Lack of compensation can tempt doctors to tailor their care to a patient's coverage
It's not uncommon for patients with no insurance or poor insurance to receive different treatment: A 2006 study of 25 primary care private practices in the Washington, DC, area showed that in nearly one in four encounters, physicians reported adjusting their clinical management based on a patient's insurance status. Nearly 90% of physicians admitted to making such adjustments. For patients with no insurance, alterations occurred 43% of the time; and for the privately insured, just 19%.
- Senators Hear How Two-Midnight Rule Harms Patients, Hospitals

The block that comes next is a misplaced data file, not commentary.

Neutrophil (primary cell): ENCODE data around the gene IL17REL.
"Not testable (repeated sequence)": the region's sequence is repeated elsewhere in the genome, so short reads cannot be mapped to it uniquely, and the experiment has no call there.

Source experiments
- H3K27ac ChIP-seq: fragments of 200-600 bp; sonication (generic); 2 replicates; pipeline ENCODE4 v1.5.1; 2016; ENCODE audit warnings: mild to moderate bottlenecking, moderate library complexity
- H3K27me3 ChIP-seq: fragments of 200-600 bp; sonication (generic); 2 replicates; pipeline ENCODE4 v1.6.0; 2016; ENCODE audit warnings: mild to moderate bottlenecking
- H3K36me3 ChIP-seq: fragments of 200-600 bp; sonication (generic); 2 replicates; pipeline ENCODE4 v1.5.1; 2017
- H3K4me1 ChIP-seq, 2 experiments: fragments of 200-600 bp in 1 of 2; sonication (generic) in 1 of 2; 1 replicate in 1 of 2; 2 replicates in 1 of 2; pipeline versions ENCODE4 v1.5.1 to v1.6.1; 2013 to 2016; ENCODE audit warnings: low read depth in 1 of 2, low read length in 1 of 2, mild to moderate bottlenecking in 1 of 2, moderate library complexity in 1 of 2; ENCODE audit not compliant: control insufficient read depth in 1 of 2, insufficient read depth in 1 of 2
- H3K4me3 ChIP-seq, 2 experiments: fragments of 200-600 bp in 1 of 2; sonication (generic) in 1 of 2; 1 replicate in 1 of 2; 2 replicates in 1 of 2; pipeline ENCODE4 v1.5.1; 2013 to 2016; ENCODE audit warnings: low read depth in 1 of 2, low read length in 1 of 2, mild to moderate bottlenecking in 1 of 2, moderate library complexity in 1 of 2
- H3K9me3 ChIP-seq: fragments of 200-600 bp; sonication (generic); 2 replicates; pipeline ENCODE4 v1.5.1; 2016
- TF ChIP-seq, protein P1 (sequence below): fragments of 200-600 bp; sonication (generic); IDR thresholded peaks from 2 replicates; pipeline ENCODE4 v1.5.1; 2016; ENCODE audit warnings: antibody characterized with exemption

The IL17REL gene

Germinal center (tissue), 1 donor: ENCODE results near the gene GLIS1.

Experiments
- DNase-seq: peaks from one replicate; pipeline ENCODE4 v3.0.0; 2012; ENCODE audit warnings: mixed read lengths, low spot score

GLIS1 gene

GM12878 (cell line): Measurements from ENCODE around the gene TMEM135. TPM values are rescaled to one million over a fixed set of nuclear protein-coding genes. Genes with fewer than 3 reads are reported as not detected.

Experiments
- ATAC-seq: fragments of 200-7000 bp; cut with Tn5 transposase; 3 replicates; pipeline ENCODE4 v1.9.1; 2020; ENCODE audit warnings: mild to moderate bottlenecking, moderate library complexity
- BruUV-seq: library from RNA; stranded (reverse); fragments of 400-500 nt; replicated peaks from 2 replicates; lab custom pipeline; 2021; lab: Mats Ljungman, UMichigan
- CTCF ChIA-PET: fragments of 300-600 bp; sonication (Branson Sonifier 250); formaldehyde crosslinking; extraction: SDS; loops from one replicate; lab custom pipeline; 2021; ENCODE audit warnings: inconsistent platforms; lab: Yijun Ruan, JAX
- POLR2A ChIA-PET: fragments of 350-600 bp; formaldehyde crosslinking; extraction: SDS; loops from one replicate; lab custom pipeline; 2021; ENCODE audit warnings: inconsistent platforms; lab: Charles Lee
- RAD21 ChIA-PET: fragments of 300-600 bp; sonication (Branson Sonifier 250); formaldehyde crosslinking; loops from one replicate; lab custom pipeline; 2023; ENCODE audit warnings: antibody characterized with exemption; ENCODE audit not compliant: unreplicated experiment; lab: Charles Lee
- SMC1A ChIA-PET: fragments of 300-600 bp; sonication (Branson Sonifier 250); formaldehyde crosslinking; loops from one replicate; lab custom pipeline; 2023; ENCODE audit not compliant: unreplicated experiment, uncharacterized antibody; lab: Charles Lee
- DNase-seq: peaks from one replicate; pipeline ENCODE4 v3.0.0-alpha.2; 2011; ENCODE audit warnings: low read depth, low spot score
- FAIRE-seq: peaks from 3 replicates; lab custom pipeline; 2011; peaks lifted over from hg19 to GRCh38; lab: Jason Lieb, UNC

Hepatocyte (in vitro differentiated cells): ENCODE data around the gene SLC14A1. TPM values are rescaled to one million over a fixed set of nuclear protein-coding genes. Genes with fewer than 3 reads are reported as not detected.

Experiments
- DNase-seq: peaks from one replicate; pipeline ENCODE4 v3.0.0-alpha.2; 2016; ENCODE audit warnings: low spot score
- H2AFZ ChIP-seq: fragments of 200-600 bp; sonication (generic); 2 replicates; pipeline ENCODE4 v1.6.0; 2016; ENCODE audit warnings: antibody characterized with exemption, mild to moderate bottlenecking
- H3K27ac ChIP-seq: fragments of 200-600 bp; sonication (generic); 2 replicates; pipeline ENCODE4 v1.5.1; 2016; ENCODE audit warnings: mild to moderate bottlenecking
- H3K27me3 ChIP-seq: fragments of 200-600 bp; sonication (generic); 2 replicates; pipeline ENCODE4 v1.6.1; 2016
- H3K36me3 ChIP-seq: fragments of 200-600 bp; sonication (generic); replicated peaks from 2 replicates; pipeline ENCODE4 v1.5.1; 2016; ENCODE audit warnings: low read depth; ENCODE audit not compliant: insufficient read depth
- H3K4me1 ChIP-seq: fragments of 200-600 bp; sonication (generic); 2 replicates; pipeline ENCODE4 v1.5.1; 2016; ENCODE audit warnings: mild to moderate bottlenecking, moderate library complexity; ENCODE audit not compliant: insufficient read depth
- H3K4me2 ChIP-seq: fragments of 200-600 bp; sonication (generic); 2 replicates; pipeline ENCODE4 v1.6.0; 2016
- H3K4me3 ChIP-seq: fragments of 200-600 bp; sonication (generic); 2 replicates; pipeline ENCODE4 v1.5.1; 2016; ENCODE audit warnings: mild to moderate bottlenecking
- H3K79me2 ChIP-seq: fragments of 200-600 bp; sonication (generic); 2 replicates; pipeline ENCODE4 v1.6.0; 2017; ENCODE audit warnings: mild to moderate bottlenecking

- 3 Management Lessons from a Supermarket Debacle
- Handshaking Spreads Germs. Get Over It.
- Medicare Advantage Carriers See 'No Choice' But to Accept Cuts
- Healthcare Costs Start With What We Eat
- IOM Identifies GME Problems, Calls for Finance Changes
- Hospitals Likely to Outsource ICD-10 at Launch
- Revenue Cycles Get a Boost from Simple JPEG Files
- Anatomy of 3 Health System Rebranding Efforts
- Physicians to Appeal 'Docs v. Glocks' Ruling in FL